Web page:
The Special Populations division of Lawrence Parks and Recreation offers a youth Unified Sports league. The league provides children with special needs the opportunity to participate in athletics in an environment that doesn't emphasize their disability, but gives them the opportunity to play sports with other children their age who don't have special needs. Special Populations Supervisor Annette Deghand took a few minutes at the end of the basketball season to talk about her division and what makes the Unified Sports league so important to the community.
How many years has Special Populations offered basketball?
All of the unified youth programs started in 1999, with basketball being the very first sport offered.
Do you see the program growing or continuing to stay at the same size?
Some of the sports we offer bring in more than others and the numbers seem to vary. I would like to see more participation among the "non-disabled" population so the numbers are more even, but our current numbers and participation are still doing well.
I noticed many of the kids are the same kids who participated in baseball. Do you find that the group stays the same from sport to sport? Is this a good or bad? Why?
Many of the participants are returning, and I think that speaks well for the program and the staff out there supervising the program from week to week. I think it's a great thing because that means they are pleased with the program, gaining new friendships, learning more and more fundamentals of the sport and getting everything out of the program that they want.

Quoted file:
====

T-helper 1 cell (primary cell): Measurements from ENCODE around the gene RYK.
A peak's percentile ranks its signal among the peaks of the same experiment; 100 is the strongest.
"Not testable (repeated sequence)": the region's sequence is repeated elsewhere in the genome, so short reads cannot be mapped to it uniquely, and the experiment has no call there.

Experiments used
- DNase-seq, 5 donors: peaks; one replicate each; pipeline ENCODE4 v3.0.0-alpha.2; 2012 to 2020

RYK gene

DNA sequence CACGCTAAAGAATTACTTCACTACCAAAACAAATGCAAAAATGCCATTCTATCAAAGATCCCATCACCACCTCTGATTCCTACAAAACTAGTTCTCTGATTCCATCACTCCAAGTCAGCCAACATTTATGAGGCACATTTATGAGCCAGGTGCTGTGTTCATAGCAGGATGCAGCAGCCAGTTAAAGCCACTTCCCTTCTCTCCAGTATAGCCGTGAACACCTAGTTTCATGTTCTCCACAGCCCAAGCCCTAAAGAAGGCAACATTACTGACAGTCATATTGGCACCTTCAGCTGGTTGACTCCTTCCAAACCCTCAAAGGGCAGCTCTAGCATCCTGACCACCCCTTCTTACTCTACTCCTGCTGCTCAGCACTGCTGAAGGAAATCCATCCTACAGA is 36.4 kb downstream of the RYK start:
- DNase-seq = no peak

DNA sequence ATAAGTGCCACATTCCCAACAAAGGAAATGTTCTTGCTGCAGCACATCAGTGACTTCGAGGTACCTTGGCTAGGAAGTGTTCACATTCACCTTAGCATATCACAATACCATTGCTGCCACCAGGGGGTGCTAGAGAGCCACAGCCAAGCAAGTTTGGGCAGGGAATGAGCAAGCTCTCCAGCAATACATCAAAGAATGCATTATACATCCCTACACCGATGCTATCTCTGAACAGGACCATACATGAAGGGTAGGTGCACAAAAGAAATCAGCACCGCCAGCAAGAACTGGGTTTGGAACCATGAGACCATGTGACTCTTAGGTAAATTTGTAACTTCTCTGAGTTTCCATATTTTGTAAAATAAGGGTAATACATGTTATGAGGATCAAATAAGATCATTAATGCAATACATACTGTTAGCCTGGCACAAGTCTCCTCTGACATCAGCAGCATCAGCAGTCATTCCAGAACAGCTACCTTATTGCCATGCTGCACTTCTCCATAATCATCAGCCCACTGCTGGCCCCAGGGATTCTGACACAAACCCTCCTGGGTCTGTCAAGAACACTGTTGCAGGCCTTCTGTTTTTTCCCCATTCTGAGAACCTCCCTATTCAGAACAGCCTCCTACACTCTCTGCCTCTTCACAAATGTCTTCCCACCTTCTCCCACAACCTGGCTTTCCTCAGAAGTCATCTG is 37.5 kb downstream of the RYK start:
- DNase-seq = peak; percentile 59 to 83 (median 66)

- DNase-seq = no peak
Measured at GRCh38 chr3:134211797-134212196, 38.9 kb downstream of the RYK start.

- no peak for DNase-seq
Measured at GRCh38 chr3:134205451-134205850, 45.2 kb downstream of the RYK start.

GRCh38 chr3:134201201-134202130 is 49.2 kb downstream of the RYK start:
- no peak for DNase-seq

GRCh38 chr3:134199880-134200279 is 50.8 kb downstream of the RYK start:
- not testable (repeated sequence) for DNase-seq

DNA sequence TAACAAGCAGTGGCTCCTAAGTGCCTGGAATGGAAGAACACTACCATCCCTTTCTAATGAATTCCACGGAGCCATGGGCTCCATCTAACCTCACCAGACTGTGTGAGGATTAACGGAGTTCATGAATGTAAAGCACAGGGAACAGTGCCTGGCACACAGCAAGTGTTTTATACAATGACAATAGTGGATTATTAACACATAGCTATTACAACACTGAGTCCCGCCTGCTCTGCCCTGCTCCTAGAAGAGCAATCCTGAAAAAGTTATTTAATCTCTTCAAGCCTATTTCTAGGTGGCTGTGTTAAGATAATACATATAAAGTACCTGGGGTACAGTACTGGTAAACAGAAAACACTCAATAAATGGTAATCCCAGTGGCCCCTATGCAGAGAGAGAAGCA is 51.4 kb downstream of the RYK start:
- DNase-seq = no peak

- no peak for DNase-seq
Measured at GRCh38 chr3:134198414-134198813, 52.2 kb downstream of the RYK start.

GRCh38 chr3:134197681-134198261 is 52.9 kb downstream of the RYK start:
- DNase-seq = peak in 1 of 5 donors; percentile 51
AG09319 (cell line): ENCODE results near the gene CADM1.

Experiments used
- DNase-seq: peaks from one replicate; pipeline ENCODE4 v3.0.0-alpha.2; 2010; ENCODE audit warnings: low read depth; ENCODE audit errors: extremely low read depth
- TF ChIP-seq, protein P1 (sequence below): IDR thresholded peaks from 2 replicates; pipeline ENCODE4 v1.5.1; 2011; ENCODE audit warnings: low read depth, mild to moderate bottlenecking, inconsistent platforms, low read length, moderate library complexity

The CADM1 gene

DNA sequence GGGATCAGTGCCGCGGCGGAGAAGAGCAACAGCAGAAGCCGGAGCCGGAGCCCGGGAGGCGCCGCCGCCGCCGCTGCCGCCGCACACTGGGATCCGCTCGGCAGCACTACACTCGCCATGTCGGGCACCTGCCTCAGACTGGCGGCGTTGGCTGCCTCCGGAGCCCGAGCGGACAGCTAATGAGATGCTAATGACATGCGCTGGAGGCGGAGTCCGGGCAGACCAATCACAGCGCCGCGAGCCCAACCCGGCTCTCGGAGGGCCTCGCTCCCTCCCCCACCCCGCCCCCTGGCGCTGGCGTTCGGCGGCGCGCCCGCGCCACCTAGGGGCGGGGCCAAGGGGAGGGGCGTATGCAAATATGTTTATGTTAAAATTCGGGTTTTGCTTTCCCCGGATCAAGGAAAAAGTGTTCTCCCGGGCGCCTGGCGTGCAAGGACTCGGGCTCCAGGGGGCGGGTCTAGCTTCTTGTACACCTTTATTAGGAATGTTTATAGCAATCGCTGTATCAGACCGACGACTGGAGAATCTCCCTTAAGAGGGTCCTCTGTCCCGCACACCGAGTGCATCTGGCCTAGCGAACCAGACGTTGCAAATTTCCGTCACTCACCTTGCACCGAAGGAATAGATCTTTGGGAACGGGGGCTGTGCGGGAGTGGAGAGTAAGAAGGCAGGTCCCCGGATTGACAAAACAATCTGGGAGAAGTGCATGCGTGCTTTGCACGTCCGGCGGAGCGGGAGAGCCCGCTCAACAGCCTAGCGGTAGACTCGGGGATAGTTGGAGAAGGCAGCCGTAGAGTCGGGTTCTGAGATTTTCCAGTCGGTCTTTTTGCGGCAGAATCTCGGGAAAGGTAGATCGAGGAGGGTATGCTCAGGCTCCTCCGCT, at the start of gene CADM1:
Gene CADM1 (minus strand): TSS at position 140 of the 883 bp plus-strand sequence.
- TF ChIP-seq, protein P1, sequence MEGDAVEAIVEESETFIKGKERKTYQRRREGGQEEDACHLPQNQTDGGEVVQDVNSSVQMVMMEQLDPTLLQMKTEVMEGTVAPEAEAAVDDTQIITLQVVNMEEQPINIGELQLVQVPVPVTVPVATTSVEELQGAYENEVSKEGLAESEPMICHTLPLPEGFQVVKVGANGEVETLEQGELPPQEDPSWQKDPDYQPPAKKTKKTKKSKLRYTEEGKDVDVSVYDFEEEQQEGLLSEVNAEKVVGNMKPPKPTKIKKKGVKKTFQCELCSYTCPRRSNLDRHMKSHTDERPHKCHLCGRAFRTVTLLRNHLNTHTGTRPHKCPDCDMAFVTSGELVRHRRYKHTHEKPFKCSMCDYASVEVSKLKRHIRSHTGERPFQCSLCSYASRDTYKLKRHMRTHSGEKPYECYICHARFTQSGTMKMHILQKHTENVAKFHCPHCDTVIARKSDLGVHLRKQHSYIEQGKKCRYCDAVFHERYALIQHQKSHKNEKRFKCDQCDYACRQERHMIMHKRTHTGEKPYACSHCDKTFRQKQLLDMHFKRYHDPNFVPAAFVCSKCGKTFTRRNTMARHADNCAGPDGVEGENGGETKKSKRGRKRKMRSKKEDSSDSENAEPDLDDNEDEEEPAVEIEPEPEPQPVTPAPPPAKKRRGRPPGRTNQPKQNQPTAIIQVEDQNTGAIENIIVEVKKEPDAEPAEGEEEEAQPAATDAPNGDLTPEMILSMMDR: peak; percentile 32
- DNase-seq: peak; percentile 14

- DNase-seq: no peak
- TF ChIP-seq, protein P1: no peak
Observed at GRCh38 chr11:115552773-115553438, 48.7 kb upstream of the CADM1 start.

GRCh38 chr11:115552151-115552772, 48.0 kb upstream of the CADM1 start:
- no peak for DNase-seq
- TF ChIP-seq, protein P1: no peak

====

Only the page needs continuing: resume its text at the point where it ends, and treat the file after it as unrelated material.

What is the greatest benefit to the kids from the unified basketball league?
They all have the opportunity to focus on what they can all do and not what they can't do. Everyone's differences are put aside and there is no pressure to playing. It's a very positive, reinforcing atmosphere for all the kids. Lots of encouragement and kind words and expressions are shared among all in this program.
What do you enjoy most about your role in giving these children an opportunity to participate in sports, one they might not enjoy if not for the Unified Sports league?
Just the overall interaction among all of them and that overall positive experience that the league provides. For many participants (disabled and non-disabled) that don't want to compete in a competitive league, the Unified Sports program is an excellent option for them. There's nothing better than seeing a participant shoot and make a basket for the first time during a game; the expression on their face and their excitement is priceless.
How do you go about getting volunteers to help with the teams?
The majority of the volunteers are parents, and their involvement is what makes the program a success. Their support and assistance is a great feature of the program. I have also worked with Baker University and KU to recruit volunteers. Volunteers are always welcomed, and if anyone would like to volunteer at the program, they just need to contact me.
What is one thing people without special needs can learn from spending time at a Unified Sports league game?
The first thing that comes to mind, is how to have fun. There's much more to it (as mentioned above), but fun is the number one thing!
When is the next session of the league?
Our winter basketball league starts up on Jan. 20.